Vision problems similar to those that develop in the neuropathic form may also occur in some patients. When patients develop these associated eye problems, they are said to have the oculoleptomeningeal form of transthyretin amyloidosis. 

Cardiac hATTR

Cardiac hATTR affects the heart, it can lead to medical problems such as arrhythmia; abnormal heartbeat, cardiomegaly; an enlarged heart, or orthostatic hypertension, and spikes in blood pressure when standing. These issues can lead to progressive heart failure and, ultimately, death.

In some cases, those with Cardiac hATTR also have mild peripheral neuropathy.


Hereditary Transthyretin Amyloidosis


Hereditary Transthyretin Amyloidosis Diagnosis

Diagnosis of hATTR can often pose a challenge for neurologists due to the number of different signs and symptoms that are similar to other unrelated conditions. Patients typically present with signs of polyneuropathy, however, doctors will also consider that problems with the heart, kidneys or vision may also be signs of the condition. If an individual is showing symptoms of hATTR, diagnosis can be confirmed via tissue biopsy and genetic testing.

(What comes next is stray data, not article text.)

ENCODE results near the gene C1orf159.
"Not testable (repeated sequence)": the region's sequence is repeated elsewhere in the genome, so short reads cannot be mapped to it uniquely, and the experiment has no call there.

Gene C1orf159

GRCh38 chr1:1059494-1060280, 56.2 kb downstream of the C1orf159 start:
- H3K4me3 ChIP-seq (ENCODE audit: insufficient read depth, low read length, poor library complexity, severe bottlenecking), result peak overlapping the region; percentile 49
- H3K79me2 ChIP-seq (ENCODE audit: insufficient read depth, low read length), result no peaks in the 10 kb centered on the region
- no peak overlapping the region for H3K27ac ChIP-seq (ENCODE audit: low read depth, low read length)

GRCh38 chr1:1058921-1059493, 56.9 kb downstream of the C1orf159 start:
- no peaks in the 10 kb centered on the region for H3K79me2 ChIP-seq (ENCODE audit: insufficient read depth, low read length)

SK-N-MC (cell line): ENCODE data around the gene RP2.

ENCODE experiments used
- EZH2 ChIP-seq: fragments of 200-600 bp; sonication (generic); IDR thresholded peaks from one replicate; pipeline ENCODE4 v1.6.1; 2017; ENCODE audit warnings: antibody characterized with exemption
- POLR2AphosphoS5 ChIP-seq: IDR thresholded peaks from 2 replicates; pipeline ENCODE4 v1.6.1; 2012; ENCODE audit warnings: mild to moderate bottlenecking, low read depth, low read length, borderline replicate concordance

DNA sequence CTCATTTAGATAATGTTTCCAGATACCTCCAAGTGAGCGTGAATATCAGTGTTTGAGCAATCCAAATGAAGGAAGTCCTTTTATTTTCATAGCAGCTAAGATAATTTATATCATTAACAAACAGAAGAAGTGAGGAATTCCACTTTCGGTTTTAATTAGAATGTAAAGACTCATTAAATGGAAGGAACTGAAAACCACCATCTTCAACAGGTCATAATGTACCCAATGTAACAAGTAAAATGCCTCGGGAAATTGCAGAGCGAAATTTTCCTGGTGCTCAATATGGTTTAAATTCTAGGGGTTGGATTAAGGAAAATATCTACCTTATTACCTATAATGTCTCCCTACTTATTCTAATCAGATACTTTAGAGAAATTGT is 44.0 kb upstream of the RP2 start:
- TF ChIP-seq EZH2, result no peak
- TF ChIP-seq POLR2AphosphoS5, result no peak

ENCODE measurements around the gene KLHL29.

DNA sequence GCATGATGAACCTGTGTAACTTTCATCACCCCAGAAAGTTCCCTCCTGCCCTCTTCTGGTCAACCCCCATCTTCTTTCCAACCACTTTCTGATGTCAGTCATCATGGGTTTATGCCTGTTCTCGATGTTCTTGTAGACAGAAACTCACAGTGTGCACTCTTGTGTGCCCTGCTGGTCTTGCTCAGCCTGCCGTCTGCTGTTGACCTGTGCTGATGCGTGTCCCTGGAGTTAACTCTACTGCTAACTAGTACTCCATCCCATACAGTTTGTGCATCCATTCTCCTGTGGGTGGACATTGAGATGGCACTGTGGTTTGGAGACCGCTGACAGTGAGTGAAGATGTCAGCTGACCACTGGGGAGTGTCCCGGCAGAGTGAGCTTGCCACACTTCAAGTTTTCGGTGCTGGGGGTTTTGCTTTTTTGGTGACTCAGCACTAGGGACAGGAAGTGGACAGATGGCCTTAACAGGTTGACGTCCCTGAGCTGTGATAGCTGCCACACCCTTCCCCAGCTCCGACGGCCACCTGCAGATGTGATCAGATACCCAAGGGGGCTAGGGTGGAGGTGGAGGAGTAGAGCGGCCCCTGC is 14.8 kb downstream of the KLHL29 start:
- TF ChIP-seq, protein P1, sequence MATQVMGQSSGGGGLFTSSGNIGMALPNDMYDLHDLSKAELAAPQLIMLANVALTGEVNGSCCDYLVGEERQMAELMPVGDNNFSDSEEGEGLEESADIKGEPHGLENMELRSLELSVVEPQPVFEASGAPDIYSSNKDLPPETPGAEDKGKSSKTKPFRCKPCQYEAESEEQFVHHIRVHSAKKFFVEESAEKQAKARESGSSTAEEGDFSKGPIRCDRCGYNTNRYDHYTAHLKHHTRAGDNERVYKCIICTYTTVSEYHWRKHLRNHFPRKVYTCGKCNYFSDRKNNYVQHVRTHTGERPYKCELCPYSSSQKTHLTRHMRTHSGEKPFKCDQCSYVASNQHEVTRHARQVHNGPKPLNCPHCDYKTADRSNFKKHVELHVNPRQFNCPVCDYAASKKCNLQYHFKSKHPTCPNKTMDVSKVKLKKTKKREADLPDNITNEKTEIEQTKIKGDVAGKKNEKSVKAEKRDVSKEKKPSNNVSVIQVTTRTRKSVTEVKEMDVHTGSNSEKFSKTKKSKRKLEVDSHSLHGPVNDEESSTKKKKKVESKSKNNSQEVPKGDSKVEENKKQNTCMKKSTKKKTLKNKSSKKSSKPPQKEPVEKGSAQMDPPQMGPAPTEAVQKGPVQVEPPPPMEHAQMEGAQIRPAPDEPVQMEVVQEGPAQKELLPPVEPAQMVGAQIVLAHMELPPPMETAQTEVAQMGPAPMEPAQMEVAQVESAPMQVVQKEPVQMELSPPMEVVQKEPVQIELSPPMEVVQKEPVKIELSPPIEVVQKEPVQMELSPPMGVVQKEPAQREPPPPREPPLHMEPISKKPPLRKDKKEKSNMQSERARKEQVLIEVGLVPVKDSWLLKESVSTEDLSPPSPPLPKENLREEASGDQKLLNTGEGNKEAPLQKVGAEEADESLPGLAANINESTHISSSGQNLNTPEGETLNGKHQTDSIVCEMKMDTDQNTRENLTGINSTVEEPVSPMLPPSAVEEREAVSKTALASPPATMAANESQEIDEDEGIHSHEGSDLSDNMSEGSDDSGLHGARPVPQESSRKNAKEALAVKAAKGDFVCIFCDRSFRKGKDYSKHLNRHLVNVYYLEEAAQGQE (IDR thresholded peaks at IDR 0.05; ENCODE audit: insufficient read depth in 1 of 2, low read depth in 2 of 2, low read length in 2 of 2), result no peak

Hereditary Transthyretin Amyloidosis

Treatment of Hereditary Transthyretin Amyloidosis mainly focuses on inhibiting the formation and thus the deposition of amyloid protein aggregates, as well as managing symptoms and monitoring the organ systems affected by the condition. 

Because much of the body’s TTR protein is produced in the liver, performing a liver transplant can slow and some times halt the progression of the disease. However, with advancements in medical science and the availability of new therapeutic agents such as kinetic TTR stabilizers or gene-silencing drugs, new treatments may soon mean a liver transplant is not the only effective option.

Liver Transplant

Liver transplant remains the gold standard treatment for hATTR as it effectively replaces the organ responsible for abnormal TTR proteins. This procedure can dramatically increase life expectancy; with over 50% of patients living up to 20 years following the surgery.

TTR Tetramer Stabilizers

TTR-stabilizing therapies prevent the dissociation of circulating TTR tetramers, effectively halting the formation of amyloid fibrils. In turn this prevents further tissue and organ damage due to amyloid aggregation and deposition. These medications include tafamidis and diflunisal, as well Diflunisal; a nonsteroidal anti-inflammatory drug (NSAID) that has also been shown to stabilize TTR tetramers.